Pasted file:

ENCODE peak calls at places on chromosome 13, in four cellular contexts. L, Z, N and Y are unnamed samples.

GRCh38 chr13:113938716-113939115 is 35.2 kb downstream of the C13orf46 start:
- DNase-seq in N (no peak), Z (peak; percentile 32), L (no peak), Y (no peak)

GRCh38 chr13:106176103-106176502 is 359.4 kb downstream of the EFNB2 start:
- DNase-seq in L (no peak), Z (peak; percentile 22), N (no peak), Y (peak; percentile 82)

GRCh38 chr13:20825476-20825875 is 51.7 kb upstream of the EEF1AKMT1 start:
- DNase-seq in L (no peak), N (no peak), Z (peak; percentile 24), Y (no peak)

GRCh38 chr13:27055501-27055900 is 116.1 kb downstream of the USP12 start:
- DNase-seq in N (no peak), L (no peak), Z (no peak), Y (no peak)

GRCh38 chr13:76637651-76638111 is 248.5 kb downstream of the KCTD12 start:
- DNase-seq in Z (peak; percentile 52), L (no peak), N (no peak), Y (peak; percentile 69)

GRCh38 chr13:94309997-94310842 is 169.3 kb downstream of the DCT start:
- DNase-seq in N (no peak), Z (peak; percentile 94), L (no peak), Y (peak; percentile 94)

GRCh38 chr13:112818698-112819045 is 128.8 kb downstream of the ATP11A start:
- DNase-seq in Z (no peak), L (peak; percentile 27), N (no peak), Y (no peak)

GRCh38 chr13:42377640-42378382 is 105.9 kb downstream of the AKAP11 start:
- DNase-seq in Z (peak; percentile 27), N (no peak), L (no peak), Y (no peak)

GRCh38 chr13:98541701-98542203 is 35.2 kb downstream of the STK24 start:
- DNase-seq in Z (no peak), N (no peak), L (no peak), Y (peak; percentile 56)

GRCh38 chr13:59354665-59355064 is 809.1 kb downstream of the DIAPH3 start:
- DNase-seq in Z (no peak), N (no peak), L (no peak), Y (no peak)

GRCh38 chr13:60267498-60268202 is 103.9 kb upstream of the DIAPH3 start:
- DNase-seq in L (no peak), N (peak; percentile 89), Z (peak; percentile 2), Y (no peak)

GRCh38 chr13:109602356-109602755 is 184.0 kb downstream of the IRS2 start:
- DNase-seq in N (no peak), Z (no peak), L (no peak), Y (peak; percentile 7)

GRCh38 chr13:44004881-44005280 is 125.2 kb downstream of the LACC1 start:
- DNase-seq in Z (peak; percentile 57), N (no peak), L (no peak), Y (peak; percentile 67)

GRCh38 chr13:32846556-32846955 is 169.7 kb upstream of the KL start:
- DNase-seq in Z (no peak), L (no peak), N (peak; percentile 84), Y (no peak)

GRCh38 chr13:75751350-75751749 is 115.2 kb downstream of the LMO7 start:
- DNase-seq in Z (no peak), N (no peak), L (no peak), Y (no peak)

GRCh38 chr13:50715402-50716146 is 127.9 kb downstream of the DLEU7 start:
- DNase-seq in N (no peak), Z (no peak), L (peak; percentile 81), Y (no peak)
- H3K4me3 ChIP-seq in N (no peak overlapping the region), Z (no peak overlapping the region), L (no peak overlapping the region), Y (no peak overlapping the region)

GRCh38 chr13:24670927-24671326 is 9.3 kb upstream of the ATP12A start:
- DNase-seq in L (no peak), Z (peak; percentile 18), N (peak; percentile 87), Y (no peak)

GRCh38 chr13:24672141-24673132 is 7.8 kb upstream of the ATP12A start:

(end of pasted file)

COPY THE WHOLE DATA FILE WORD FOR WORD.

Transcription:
ENCODE peak calls at places on chromosome 13, in four cellular contexts. L, Z, N and Y are unnamed samples.

GRCh38 chr13:113938716-113939115 is 35.2 kb downstream of the C13orf46 start:
- DNase-seq in N (no peak), Z (peak; percentile 32), L (no peak), Y (no peak)

GRCh38 chr13:106176103-106176502 is 359.4 kb downstream of the EFNB2 start:
- DNase-seq in L (no peak), Z (peak; percentile 22), N (no peak), Y (peak; percentile 82)

GRCh38 chr13:20825476-20825875 is 51.7 kb upstream of the EEF1AKMT1 start:
- DNase-seq in L (no peak), N (no peak), Z (peak; percentile 24), Y (no peak)

GRCh38 chr13:27055501-27055900 is 116.1 kb downstream of the USP12 start:
- DNase-seq in N (no peak), L (no peak), Z (no peak), Y (no peak)

GRCh38 chr13:76637651-76638111 is 248.5 kb downstream of the KCTD12 start:
- DNase-seq in Z (peak; percentile 52), L (no peak), N (no peak), Y (peak; percentile 69)

GRCh38 chr13:94309997-94310842 is 169.3 kb downstream of the DCT start:
- DNase-seq in N (no peak), Z (peak; percentile 94), L (no peak), Y (peak; percentile 94)

GRCh38 chr13:112818698-112819045 is 128.8 kb downstream of the ATP11A start:
- DNase-seq in Z (no peak), L (peak; percentile 27), N (no peak), Y (no peak)

GRCh38 chr13:42377640-42378382 is 105.9 kb downstream of the AKAP11 start:
- DNase-seq in Z (peak; percentile 27), N (no peak), L (no peak), Y (no peak)

GRCh38 chr13:98541701-98542203 is 35.2 kb downstream of the STK24 start:
- DNase-seq in Z (no peak), N (no peak), L (no peak), Y (peak; percentile 56)

GRCh38 chr13:59354665-59355064 is 809.1 kb downstream of the DIAPH3 start:
- DNase-seq in Z (no peak), N (no peak), L (no peak), Y (no peak)

GRCh38 chr13:60267498-60268202 is 103.9 kb upstream of the DIAPH3 start:
- DNase-seq in L (no peak), N (peak; percentile 89), Z (peak; percentile 2), Y (no peak)

GRCh38 chr13:109602356-109602755 is 184.0 kb downstream of the IRS2 start:
- DNase-seq in N (no peak), Z (no peak), L (no peak), Y (peak; percentile 7)

GRCh38 chr13:44004881-44005280 is 125.2 kb downstream of the LACC1 start:
- DNase-seq in Z (peak; percentile 57), N (no peak), L (no peak), Y (peak; percentile 67)

GRCh38 chr13:32846556-32846955 is 169.7 kb upstream of the KL start:
- DNase-seq in Z (no peak), L (no peak), N (peak; percentile 84), Y (no peak)

GRCh38 chr13:75751350-75751749 is 115.2 kb downstream of the LMO7 start:
- DNase-seq in Z (no peak), N (no peak), L (no peak), Y (no peak)

GRCh38 chr13:50715402-50716146 is 127.9 kb downstream of the DLEU7 start:
- DNase-seq in N (no peak), Z (no peak), L (peak; percentile 81), Y (no peak)
- H3K4me3 ChIP-seq in N (no peak overlapping the region), Z (no peak overlapping the region), L (no peak overlapping the region), Y (no peak overlapping the region)

GRCh38 chr13:24670927-24671326 is 9.3 kb upstream of the ATP12A start:
- DNase-seq in L (no peak), Z (peak; percentile 18), N (peak; percentile 87), Y (no peak)

GRCh38 chr13:24672141-24673132 is 7.8 kb upstream of the ATP12A start: